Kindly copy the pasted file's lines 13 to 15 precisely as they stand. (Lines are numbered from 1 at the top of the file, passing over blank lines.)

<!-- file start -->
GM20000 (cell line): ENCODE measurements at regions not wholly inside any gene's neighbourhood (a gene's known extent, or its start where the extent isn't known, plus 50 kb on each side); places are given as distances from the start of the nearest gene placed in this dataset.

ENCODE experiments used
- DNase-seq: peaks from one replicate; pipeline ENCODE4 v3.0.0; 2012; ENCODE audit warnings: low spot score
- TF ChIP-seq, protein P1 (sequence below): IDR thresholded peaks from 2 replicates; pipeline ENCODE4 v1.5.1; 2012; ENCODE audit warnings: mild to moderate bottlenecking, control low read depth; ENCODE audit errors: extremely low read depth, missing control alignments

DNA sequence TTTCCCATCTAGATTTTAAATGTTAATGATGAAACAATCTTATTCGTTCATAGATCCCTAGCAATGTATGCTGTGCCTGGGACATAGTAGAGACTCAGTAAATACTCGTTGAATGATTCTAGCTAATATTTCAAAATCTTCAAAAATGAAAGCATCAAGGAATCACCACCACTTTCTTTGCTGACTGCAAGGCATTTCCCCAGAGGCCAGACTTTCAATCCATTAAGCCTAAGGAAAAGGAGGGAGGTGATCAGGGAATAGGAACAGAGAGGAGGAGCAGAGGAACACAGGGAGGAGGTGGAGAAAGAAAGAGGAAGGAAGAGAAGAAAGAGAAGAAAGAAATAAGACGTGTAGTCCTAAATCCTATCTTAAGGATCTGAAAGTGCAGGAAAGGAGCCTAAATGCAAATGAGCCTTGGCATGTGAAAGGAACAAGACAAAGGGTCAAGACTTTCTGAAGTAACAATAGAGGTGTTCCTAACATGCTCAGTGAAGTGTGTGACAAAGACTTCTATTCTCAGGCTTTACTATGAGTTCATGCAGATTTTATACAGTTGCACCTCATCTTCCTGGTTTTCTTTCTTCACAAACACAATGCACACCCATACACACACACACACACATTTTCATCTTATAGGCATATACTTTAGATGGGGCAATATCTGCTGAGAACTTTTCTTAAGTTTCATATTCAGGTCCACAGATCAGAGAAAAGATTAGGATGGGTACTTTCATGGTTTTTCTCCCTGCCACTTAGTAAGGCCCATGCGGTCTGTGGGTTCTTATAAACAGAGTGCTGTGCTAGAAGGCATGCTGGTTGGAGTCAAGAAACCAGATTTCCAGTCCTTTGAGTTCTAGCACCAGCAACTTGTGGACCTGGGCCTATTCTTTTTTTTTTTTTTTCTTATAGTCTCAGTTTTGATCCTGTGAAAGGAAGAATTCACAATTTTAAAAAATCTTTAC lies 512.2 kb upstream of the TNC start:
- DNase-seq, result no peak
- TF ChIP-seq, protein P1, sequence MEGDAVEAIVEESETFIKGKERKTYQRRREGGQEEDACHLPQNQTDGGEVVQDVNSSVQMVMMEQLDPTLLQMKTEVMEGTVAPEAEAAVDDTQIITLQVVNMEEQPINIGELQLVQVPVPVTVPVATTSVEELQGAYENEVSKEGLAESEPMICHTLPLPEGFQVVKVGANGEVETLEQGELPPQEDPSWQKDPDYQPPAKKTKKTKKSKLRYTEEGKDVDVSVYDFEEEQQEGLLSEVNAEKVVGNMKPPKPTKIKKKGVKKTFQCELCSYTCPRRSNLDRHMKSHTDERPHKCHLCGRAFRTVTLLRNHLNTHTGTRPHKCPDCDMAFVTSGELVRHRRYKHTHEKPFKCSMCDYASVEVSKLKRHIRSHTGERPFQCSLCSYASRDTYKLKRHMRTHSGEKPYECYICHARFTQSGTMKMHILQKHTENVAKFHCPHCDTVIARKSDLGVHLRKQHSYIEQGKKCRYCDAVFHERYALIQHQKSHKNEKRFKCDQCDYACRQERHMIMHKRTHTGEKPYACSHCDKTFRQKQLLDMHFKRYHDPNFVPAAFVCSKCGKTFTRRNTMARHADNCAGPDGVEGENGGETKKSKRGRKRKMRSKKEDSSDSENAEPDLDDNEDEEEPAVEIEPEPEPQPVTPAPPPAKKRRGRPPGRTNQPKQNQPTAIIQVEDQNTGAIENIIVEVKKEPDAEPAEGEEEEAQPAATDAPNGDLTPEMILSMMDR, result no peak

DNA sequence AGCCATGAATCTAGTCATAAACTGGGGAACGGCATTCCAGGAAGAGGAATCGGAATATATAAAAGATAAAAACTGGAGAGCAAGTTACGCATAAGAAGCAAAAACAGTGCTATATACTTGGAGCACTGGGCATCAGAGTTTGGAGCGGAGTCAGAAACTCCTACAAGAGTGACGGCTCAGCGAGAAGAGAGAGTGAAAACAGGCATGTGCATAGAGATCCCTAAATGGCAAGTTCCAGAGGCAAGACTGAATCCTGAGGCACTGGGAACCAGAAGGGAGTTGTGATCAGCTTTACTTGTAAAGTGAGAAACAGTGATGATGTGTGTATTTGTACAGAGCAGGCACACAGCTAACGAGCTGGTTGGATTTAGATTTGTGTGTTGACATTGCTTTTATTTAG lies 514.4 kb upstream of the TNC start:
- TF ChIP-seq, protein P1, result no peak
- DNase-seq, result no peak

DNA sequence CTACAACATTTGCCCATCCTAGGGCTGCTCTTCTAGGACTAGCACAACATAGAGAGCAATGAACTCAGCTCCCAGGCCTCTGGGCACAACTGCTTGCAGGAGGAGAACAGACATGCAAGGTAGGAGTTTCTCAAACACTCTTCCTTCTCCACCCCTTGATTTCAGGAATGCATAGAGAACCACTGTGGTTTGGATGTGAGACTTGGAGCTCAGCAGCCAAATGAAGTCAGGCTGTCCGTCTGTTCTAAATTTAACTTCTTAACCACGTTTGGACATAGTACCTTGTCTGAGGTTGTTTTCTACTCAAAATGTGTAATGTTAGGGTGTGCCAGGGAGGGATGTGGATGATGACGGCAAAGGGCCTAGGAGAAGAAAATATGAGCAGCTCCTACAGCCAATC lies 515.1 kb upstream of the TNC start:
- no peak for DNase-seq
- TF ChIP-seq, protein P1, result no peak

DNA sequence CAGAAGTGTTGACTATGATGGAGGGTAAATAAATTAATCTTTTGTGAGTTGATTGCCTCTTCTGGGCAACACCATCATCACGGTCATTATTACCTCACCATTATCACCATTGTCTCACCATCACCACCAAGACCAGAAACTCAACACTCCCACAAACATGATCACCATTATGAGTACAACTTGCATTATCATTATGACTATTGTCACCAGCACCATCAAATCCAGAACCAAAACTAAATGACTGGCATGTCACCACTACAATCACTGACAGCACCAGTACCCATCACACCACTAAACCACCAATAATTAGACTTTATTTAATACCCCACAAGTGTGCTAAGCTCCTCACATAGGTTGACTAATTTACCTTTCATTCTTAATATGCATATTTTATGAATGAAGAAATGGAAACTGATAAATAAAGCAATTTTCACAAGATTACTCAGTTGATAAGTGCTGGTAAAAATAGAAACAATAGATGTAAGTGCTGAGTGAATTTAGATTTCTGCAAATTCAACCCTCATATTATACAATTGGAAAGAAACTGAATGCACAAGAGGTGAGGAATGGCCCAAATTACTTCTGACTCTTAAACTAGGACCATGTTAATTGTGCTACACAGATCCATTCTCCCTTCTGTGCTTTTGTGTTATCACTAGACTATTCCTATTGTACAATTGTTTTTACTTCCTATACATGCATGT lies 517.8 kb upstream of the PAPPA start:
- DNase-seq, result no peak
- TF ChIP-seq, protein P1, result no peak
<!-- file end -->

- TF ChIP-seq, protein P1, result no peak

DNA sequence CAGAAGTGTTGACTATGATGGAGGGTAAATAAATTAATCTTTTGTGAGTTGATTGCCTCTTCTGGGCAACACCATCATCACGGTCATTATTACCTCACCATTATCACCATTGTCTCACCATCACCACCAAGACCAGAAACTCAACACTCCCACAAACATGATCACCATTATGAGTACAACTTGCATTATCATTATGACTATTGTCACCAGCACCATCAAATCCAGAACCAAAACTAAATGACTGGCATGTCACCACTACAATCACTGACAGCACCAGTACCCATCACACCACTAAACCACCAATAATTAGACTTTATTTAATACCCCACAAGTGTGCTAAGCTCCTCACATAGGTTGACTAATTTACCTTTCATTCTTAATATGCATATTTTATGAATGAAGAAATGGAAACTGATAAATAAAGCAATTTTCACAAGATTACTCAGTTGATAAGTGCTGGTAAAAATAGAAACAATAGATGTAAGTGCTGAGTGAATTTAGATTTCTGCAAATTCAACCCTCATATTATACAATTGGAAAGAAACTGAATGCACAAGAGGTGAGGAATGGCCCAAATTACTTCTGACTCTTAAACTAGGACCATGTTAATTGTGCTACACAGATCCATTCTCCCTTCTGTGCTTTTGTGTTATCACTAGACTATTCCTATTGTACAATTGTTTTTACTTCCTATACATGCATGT lies 517.8 kb upstream of the PAPPA start:
- DNase-seq, result no peak